Predicting EQ-5D-5L Utility Scores from the Oswestry Disability Index and Roland-Morris Disability Questionnaire for Low Back Pain
Authors Poder TG, Carrier N
Received 1 November 2019
Accepted for publication 7 March 2020
Published 26 March 2020 Volume 2020:13 Pages 623—631
Checked for plagiarism Yes
Review by Single anonymous peer review
Peer reviewer comments 2
Editor who approved publication: Professor E Alfonso Romero-Sandoval
Thomas G Poder,1– 3 Nathalie Carrier3
1School of Public Health, Department of Management, Evaluation and Health Policy, University of Montreal, Montreal, QC, Canada; 2Centre de recherche de l’Institut universitaire en santé mentale de Montréal, CIUSSS de l’Est-de-l’Île-de-Montréal, Montreal, QC, Canada; 3Centre de recherche du CHUS, CIUSSS de l’Estrie-CHUS, Sherbrooke, QC, Canada
Correspondence: Thomas G Poder
School of Public Health, Department of Management, Evaluation and Health Policy, University of Montreal, Montreal, QC, Canada
Email [email protected]
Background: Cost utility analysis is important for measuring the impact of chronic disease and helps clinicians and policymakers in patient management and policy decisions, but generic preference-based measures are not always considered in clinical studies.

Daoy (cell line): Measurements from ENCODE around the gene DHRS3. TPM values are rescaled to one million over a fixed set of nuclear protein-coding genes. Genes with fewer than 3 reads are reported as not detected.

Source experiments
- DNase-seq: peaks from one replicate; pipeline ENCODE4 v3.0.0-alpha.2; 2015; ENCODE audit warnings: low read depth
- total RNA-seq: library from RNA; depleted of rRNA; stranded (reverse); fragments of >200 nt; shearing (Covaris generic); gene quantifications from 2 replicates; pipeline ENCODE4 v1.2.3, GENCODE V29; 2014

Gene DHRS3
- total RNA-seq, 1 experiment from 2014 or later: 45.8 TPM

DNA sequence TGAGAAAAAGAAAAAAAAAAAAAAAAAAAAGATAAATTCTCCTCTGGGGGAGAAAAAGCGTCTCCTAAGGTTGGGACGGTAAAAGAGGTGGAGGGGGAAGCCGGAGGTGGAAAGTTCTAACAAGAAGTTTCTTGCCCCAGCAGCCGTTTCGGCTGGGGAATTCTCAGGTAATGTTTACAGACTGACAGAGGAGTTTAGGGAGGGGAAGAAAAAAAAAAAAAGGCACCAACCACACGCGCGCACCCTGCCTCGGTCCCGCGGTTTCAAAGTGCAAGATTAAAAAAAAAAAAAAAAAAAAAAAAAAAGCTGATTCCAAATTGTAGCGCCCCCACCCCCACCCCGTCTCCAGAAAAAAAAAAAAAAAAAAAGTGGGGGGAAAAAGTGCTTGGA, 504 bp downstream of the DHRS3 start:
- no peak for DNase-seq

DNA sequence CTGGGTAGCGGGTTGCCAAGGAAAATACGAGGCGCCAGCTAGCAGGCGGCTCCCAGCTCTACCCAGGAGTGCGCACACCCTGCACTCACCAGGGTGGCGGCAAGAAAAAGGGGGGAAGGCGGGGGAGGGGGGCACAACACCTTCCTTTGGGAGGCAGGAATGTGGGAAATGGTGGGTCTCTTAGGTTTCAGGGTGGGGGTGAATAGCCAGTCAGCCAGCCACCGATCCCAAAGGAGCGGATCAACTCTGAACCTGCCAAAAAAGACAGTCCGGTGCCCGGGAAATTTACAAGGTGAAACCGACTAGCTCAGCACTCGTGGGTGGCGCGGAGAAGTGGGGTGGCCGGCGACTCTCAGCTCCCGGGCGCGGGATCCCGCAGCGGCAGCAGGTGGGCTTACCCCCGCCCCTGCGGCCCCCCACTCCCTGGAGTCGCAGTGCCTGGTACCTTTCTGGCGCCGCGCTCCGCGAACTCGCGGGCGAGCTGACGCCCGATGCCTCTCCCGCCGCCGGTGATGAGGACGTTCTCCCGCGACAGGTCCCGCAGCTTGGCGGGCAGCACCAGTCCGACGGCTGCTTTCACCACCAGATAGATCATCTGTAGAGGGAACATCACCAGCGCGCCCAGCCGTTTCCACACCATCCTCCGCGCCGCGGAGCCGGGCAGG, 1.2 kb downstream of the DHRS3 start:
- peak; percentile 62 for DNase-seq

Objective: To evaluate if health-related quality-of-life (HRQoL)-specific questionnaires used in chronic low back pain (CLBP) can predict EQ-5D-5L utility scores.
Methods: The data come from an online survey on low back pain conducted between October 2018 and January 2019. Health utility scores for EuroQol Five Dimensions Five Levels (EQ-5D-5L) were calculated with the recommended model of Xie et al. The EQ-5D-5L health states ranged from − 0.148 for the worst (55555) to 0.949 for the best (11111). Univariate and multivariate linear regression were performed to predict EQ-5D-5L with Oswestry Disability Index (ODI), Roland-Morris Disability Questionnaire (RMDQ) and clinical variables.